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Tuesday, 26 May 2009
Page: 4359

Ms JACKSON (4:09 PM) —Many Western Australian members of parliament have spoken about the Politician Adoption Scheme that is operated and coordinated by the Developmental Disability Council of Western Australia. The scheme arranges for a politician to be adopted by a person with a developmental disability in their family from within their electorate. The scheme provides a unique and valuable personal insight into the day-to-day lives of the family. It ensures that we become more effective advocates of the rights and needs of people with a disability.

I am fortunate to have been adopted by Lisa Harris and her family, who live in Kenwick in my electorate of Hasluck. Lisa’s dad and mum, Phil and Tania Harris, have three children: Lisa who recently turned nine; Matty who is six and Lizzie who is three years of age. Through involvement in their lives I get firsthand information and experience of the issues that impact on the quality of life of people with disabilities and their families.

Earlier this month I was fortunate to spend the morning with Lisa at her school. Lisa attends Kenwick School, which is a special ed facility. There are approximately 80 students who come on five different bus services from across my electorate, extending out as far as Byford on the fringe of the metropolitan area. The kids range in age from 4 to 18 years old and have a diverse range of support needs and abilities, with moderate to severe and profound disabilities. Some children have severe and multiple disabilities, others also have vision and hearing impairments. Twenty per cent of the student body have an autism spectrum disorder. Each class has five to 11 students with one teacher and two education assistants. Each child has an individual education plan developed by the teacher and other specialists such as social trainers, swimming teachers, nurses and therapists as well as parents.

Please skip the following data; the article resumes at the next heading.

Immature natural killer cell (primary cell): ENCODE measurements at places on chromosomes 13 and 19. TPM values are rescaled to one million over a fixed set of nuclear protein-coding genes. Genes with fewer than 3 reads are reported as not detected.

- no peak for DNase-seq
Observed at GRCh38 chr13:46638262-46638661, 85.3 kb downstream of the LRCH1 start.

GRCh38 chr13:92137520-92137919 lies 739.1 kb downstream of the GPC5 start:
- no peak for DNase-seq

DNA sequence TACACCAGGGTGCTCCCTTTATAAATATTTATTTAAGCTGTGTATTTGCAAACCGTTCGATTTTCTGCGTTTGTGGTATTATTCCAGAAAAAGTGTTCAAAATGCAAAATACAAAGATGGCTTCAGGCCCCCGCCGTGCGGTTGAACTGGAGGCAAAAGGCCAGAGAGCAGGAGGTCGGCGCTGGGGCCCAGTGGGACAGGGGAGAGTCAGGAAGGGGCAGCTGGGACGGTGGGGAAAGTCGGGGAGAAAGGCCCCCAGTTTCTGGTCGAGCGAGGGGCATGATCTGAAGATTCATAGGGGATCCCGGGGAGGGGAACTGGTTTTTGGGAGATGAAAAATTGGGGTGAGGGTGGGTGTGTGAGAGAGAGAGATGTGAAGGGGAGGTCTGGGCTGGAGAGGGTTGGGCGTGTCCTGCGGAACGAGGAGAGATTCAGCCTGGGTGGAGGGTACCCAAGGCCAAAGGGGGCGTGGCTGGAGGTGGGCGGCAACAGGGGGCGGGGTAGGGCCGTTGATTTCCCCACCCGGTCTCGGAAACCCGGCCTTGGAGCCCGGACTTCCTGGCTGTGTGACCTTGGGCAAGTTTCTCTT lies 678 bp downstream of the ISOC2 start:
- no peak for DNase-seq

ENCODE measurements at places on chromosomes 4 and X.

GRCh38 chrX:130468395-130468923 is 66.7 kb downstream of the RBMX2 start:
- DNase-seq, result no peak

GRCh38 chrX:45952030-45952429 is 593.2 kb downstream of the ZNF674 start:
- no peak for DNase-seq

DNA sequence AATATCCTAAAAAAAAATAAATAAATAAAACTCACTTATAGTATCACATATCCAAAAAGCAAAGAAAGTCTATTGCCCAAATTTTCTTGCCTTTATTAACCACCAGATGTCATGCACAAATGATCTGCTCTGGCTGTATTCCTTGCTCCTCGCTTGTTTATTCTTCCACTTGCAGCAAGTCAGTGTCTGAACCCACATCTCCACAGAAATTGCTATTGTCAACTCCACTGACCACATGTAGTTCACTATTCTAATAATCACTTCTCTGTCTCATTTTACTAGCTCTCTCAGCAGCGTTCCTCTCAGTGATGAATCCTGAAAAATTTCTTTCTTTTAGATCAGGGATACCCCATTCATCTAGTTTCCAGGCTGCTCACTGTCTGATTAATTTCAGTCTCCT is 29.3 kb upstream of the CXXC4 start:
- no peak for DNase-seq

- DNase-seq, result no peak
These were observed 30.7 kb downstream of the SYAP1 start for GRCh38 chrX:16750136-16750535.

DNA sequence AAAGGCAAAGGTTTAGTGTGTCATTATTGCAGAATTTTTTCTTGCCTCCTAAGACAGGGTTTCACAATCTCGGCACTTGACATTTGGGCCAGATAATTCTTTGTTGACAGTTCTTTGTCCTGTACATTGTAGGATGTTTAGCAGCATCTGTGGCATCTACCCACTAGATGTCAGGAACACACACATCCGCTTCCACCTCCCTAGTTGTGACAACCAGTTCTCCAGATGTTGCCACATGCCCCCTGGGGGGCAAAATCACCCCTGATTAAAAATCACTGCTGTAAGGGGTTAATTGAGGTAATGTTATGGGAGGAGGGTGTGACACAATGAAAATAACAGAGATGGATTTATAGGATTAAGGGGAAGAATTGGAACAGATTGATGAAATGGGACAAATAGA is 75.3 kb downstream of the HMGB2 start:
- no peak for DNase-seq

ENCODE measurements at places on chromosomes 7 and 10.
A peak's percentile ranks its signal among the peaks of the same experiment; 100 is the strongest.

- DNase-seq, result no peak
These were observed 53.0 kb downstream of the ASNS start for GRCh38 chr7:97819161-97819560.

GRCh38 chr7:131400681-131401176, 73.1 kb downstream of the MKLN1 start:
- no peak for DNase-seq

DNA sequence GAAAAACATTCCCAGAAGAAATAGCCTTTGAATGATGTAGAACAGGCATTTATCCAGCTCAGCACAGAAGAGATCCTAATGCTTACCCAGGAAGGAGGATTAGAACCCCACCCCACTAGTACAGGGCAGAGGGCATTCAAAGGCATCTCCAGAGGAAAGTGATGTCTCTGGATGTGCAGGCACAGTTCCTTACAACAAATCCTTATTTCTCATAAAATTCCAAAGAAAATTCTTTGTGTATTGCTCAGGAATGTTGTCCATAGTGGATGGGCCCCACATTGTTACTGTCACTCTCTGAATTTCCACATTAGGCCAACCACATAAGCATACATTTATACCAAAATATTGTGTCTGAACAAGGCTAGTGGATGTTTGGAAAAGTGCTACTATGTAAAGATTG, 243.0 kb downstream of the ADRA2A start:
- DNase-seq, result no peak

Lisa’s teacher is Marie McLaughlin. Marie is ably assisted by her wonderful education assistants, Shirley Gebhard and Rosemary Moore. There were three other students in Lisa’s class that morning. Marie led the class in a welcoming circle, a delightful singalong where each child and adult is welcomed to the room as well as identifying the date, the day of the week, the month and the season. In addition to the singing and play I was able to observe very committed teacher and education assistants working with the kids in their care. They clearly had great affinity with the kids as well as affection for them despite sometimes challenging behaviour from some of them.

I had the opportunity to go with Lisa to the school’s liberty swing. It is not a light duty to secure Lisa’s wheelchair in the swing and I was grateful for Shirley’s expertise. I had the easier task of pushing the swing. The real reward was the look of sheer delight on Lisa’s face as the swing went higher and higher. I understand the P&C raised the funds for the swing and I congratulate them for that effort. Of course, I am also delighted that Kenwick School has received funding from the Rudd government’s National School Pride program. (Time expired)